Of course there are many things a company can do to strengthen their performance management process, such as aligning individual performance objectives to their strategy and business plans, clearly communicating performance objectives and associated accountabilities and expectations, insisting on regular performance evaluation and feedback sessions, and holding managers accountable for making it all work. But that may not be enough according to Sylvia Vorhauser-Smith, who in a 2013 Forbes article wondered “Is there any organizational practice more broken than performance management?” Her take:
- Everyone hates it – employees and managers alike
- Nobody does it well – it’s a skill that seemingly fails to be acquired despite exhaustive training efforts, and
- It fails the test of construct validity – it doesn’t do what it was designed to do, i.e. increase performance
Her solution? Shift the performance focus from process to outcomes, burn the forms, replace them with dashboards and performance heat maps, and embrace an agile work environment in which:
- You will set dynamic goals and adjust them in response to change
- Your manager will provide just-in-time coaching wherever you are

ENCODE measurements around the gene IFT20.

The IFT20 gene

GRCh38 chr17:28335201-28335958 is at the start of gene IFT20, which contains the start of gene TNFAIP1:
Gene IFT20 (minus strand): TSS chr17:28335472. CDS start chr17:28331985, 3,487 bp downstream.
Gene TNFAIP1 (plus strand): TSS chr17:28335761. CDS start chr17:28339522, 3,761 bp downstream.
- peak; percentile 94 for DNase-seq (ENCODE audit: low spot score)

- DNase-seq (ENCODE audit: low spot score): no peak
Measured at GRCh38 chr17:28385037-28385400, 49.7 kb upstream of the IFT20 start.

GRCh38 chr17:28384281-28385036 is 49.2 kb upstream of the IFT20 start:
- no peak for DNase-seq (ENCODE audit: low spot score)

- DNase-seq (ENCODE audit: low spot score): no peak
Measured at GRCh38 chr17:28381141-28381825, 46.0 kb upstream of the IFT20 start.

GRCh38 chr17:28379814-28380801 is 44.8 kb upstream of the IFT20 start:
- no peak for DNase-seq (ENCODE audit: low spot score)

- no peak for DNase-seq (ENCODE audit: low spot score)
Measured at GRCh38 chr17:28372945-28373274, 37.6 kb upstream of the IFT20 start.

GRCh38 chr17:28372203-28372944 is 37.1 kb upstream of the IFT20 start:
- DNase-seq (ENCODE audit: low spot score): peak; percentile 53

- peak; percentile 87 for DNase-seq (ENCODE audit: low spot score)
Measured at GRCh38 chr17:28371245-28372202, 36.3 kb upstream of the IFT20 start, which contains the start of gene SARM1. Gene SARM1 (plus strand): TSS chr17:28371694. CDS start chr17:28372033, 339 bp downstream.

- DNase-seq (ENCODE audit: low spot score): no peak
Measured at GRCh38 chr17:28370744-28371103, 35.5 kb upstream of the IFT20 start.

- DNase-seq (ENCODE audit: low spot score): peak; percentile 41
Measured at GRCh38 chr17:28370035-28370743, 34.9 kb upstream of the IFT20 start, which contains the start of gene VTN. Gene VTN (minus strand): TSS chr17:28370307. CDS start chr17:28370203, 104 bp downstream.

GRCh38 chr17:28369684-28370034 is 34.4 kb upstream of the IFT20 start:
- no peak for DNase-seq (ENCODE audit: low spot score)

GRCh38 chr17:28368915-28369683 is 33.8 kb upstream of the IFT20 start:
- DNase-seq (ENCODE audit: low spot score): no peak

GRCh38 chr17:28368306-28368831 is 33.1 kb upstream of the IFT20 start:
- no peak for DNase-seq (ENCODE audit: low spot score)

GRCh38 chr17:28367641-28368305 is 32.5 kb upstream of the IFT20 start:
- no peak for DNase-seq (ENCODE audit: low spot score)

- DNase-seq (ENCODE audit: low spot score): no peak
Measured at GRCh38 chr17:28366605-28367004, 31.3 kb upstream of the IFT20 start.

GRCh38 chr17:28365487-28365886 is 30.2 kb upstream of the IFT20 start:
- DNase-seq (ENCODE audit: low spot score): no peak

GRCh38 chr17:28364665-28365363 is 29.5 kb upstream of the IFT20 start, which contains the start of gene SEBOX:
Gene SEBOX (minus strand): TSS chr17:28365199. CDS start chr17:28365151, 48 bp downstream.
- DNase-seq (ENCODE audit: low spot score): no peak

- Skills and knowledge you need will be recommended and streamed to you
- Your performance journal will continuously capture and cluster feedback, ideas and suggestions from your peers and customers
- Your formal annual performance review will be permanently deleted from your calendar
- You will finally be in a position to manage your own career
Jack: “When you become a leader success is all about growing others.”
The Boss: “OK…”
Jack: “You have no right to be a leader if someone who works for you doesn’t know where they stand.”
The Boss: “Ouch. Sounds like you are questioning my suitability for this role.”
Jack: “Control your destiny or someone else will.”
The Boss: “Got it.”
Jack’s too busy to have that conversation with the Boss, of course, but the model is so simple and obvious that even the Boss’s Boss could probably deliver the message:
If you want your employees to perform at their best, you need to do four things:
- Communicate what you want them to do and confirm their understanding
- Use measures of performance and success that are well-designed, explicit and understood
- Give them the resources and support they need to succeed
- Provide them with appropriate guidance and feedback so they can produce the best results
The good news is that this model works well for humans and dogs. If factory-of-the-future expands and eventually hires a cat, however, they’ll probably need to modify this approach since cats are generally not too interested in guidance or feedback.
Dean K. Harring, CPCU, CIC is a retired insurance executive who now spends his time as an advisor, board member, educator and animal portrait artist. He can be reached at firstname.lastname@example.org or through LinkedIn or Twitter or Harring Watercolors.